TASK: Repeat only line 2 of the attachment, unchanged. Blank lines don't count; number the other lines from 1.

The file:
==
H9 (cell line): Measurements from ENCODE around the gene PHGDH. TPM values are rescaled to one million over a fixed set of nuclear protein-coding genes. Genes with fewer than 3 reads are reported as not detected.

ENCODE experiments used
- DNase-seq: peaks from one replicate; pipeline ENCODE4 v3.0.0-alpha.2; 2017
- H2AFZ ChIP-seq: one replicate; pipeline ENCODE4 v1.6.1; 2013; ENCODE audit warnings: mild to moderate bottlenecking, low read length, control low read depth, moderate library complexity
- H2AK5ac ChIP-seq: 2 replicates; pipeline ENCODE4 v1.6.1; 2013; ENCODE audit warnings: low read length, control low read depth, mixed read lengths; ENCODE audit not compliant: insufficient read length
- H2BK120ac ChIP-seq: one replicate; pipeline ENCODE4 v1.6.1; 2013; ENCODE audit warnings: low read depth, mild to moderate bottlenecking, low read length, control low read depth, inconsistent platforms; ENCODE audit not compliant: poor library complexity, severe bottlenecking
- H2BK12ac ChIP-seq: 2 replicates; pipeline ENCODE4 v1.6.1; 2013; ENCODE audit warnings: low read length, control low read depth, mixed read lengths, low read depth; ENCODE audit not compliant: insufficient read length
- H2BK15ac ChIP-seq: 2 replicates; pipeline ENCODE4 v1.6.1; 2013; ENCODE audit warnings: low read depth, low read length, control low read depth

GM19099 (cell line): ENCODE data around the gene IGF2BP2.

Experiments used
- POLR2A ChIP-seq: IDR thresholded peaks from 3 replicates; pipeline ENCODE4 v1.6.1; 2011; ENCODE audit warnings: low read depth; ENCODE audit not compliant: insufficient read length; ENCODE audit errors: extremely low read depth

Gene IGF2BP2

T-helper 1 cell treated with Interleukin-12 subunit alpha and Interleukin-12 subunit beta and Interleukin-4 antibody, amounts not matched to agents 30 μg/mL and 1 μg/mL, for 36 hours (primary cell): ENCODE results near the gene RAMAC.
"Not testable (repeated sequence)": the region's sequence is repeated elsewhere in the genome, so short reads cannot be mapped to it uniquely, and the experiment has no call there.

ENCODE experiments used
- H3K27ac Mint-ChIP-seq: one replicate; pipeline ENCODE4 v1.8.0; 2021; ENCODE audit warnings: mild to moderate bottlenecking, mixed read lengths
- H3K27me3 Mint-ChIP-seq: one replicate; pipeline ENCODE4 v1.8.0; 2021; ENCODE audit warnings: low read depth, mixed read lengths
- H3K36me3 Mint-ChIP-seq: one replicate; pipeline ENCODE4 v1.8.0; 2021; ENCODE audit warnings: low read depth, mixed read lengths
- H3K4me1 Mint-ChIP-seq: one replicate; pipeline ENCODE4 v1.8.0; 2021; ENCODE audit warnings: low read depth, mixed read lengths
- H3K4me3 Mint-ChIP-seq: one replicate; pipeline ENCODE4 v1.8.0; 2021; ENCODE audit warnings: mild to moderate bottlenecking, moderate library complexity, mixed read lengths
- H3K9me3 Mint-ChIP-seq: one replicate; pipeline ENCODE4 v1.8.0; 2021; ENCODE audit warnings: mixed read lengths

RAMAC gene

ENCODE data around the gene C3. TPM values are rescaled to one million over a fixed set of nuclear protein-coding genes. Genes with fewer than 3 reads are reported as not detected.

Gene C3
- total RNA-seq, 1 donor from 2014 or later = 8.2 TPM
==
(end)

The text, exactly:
ENCODE experiments used